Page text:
The Grand Tour will return this year: Andy Wilman reveals plans for show’s future
Staff Reporter | On 13, Oct 2019Reading time: 2 mins
The Grand Tour and former Top Gear producer Andy Wilman has dropped new details about the plans for the motoring show’s future at Amazon.
Amazon announced last year that they had entered into a deal with The Grand Tour hosts Jeremy, Richard, James, and Wilman, to develop brand new TV shows with them individually. Amazon also renewed The Grand Tour for Season 4, but in a new format that will see Clarkson, Hammond and May ditch the tent and take on big adventure road trips instead.
Wilman, who co-founded W Chump & Sons with the presenting trio for the Grand Tour, is shutting fown the production company, with BBC Studios-backed Expectation now producing The Grand Tour’s future episodes.
“We’re doing fewer shows to keep the quality control up, so there’s no need for Chump. We’re not busy enough,” Wilman explained to Deadline.
Details have already arrived for the solo projects in the pipeline. Our Man In… Japan is a six-part unscripted series from James May that sees him travel to the island country to understand more of its culture. Hammond, meanwhile, will co-star with Tory Belleci (MythBusters) in an untitled project that will see them shipwrecked in mysterious circumstances on a remote island. Rather than sitting around waiting to be rescued, the pair decide to take matters into their own hands as they use all of their engineering and expert scientific prowess not only to survive, but to construct an out-of-this-world, paradise island playground. Jeremy Clarkson will be making I Bought A Farm, again with Expectation and edited by Wilman. Wilman also has a solo project on the way, but has not devised his yet.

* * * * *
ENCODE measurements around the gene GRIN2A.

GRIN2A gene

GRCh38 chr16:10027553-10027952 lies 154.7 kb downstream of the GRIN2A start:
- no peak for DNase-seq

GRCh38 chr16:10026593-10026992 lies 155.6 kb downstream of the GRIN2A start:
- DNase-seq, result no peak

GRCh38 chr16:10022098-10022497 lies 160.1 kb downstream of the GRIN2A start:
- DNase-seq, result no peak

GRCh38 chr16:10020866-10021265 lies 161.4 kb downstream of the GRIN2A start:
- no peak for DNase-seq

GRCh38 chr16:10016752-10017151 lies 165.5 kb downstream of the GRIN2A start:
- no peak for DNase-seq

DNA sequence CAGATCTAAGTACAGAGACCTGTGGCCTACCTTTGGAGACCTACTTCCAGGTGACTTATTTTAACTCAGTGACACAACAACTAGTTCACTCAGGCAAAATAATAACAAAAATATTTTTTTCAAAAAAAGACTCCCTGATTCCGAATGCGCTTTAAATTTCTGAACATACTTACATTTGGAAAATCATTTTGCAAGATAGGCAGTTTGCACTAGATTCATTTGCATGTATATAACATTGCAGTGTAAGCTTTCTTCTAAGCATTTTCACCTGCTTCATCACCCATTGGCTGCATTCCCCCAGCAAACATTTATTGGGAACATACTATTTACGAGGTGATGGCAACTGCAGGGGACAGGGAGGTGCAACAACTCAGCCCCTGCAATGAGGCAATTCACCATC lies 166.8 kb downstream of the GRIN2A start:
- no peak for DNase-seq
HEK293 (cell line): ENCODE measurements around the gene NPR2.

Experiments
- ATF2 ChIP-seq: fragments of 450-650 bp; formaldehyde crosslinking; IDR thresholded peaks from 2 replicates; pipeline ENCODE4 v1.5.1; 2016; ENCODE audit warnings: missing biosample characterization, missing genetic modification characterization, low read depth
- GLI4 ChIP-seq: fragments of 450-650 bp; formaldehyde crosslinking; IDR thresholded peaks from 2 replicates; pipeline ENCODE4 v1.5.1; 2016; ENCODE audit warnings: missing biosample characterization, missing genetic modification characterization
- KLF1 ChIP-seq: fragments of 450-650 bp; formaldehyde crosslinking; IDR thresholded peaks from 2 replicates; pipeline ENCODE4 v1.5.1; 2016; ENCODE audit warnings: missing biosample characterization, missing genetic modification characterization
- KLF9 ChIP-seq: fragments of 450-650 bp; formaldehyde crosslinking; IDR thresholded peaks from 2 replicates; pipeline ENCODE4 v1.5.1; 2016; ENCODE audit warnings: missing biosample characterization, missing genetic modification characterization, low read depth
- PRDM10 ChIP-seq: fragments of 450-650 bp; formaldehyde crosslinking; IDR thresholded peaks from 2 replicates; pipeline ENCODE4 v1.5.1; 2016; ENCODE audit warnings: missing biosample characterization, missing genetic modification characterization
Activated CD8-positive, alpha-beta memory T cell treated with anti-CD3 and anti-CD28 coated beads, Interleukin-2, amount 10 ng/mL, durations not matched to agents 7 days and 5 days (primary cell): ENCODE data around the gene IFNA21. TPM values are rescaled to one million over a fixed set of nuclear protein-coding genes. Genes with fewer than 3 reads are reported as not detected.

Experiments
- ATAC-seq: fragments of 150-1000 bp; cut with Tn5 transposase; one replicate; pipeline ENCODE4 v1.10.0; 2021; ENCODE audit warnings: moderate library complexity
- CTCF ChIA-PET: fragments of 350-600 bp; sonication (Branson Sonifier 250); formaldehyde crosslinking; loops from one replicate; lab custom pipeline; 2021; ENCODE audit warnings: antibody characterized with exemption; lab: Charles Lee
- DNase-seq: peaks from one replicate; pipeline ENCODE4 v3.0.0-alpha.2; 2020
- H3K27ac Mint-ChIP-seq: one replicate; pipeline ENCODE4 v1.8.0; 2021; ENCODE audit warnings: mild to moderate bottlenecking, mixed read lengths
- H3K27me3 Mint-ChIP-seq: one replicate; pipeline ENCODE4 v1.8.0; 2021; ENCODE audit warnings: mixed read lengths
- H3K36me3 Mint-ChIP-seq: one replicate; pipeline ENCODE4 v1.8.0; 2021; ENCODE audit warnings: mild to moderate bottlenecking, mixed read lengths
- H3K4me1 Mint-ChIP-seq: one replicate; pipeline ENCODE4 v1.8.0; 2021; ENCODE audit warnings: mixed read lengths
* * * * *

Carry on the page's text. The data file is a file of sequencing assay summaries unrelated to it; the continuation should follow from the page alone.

The Grand Tour’s future episodes, meanwhile, will comprise four unequal specials. The first has already been filmed and is being edited ready for release this year. The second will begin production in November ready for a 2020 release.
Willman also described their new Amazon deal as “a bit looser” and “more relaxed”, with all four of them able to work on projects from other UK broadcasters, but not for rival streaming companies, such as Netflix.